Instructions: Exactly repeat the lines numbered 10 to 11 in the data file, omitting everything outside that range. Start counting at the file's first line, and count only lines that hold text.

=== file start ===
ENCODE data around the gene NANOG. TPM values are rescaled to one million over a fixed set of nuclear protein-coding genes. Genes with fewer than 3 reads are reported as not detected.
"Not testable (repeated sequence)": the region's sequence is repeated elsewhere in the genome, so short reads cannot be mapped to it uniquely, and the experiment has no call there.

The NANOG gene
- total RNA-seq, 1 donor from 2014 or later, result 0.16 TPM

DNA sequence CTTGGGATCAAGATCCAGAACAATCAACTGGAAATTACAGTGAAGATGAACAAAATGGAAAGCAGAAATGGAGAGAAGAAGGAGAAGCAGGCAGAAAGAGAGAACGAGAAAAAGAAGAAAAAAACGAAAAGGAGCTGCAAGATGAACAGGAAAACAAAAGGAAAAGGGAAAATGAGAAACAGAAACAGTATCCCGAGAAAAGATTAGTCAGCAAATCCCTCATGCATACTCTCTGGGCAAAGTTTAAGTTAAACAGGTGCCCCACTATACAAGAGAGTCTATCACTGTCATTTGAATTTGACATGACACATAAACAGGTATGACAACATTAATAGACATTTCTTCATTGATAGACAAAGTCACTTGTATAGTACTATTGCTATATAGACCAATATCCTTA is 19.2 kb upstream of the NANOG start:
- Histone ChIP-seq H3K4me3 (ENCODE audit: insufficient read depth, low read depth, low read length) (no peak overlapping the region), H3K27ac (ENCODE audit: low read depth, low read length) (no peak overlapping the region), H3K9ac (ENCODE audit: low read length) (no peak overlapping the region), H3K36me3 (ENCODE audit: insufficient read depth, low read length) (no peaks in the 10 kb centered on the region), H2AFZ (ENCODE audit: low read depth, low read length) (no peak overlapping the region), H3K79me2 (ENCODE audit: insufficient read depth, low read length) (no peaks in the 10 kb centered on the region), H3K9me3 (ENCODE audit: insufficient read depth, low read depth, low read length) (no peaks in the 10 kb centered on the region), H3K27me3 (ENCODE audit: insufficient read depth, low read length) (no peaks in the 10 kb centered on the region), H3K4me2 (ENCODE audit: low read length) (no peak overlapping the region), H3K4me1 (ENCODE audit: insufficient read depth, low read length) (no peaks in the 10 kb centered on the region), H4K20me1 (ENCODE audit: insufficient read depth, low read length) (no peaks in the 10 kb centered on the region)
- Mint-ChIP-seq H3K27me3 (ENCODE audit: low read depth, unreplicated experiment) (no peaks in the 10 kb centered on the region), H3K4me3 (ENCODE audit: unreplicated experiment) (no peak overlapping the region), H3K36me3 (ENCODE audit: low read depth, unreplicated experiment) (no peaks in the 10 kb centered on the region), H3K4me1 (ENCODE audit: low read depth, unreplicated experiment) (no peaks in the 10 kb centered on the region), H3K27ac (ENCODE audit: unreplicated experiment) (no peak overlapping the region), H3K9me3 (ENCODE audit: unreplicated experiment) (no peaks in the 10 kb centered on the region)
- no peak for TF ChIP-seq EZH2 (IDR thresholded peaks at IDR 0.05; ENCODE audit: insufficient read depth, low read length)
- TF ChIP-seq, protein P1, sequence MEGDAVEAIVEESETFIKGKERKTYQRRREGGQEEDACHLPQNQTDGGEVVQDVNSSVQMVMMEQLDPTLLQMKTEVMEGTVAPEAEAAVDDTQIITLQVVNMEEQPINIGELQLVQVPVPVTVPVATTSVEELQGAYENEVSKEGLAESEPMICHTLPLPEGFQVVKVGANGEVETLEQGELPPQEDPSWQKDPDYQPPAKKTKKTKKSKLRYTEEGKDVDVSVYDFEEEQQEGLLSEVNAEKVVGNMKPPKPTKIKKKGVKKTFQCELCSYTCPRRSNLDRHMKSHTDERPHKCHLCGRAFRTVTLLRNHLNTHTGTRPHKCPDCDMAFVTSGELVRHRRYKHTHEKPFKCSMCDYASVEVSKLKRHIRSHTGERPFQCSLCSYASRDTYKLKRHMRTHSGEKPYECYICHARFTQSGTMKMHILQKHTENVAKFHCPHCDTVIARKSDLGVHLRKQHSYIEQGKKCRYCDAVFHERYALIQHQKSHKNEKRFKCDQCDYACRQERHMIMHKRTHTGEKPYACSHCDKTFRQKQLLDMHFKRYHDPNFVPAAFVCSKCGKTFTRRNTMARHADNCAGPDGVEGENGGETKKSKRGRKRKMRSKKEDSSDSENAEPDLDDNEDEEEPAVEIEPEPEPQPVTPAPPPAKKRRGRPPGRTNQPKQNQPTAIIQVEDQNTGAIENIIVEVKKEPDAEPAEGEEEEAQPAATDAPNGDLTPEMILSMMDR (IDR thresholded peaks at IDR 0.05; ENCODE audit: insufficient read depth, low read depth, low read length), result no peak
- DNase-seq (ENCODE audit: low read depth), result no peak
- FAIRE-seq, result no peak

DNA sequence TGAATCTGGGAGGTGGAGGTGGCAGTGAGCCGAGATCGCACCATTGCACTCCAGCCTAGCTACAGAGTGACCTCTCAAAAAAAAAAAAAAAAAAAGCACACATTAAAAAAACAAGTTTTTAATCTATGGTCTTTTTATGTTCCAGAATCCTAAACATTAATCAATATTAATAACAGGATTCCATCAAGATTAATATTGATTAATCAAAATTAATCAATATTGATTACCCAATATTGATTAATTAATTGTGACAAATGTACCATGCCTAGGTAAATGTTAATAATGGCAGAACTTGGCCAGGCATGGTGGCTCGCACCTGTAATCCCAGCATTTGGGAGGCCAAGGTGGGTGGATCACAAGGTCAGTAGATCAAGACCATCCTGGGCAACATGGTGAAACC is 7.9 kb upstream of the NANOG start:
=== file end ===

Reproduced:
- DNase-seq (ENCODE audit: low read depth), result no peak
- FAIRE-seq, result no peak